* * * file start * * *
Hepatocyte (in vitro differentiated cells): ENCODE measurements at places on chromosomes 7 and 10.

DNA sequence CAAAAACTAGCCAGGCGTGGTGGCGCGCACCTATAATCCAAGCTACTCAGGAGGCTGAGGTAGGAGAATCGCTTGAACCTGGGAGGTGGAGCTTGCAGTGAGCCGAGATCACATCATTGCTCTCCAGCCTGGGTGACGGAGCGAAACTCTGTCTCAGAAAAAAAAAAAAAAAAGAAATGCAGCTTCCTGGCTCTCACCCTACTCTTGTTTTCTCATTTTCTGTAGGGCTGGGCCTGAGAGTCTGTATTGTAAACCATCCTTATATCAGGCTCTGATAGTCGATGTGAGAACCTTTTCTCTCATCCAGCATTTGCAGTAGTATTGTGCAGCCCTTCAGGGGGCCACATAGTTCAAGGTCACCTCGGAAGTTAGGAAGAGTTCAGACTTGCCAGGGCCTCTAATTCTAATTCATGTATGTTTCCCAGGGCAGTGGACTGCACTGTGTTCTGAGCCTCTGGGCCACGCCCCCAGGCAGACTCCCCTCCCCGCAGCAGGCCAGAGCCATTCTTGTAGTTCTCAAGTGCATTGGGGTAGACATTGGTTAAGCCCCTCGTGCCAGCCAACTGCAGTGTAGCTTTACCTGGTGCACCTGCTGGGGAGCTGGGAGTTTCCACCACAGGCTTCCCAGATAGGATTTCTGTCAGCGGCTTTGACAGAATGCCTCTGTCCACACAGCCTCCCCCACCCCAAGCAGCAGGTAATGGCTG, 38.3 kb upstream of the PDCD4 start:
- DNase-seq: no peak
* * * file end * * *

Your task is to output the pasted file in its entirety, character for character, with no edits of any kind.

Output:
Hepatocyte (in vitro differentiated cells): ENCODE measurements at places on chromosomes 7 and 10.

DNA sequence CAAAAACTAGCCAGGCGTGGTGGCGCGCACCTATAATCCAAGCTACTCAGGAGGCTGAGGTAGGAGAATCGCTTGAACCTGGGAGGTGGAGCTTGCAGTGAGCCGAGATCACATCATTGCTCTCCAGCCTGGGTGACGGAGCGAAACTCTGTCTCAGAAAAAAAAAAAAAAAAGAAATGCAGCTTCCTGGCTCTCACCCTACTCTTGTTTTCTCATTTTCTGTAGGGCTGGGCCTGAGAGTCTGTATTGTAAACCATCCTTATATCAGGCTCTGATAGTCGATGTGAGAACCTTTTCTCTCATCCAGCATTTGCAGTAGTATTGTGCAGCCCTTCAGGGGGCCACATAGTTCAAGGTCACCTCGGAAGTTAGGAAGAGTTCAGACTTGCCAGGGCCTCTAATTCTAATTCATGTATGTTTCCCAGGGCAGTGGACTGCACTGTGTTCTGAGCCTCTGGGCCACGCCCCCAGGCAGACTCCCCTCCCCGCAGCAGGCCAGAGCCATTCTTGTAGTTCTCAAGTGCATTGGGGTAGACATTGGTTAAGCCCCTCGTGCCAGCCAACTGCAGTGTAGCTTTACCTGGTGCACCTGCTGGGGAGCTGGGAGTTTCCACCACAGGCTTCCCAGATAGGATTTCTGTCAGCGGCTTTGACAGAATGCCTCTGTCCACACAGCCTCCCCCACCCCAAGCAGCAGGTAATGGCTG, 38.3 kb upstream of the PDCD4 start:
- DNase-seq: no peak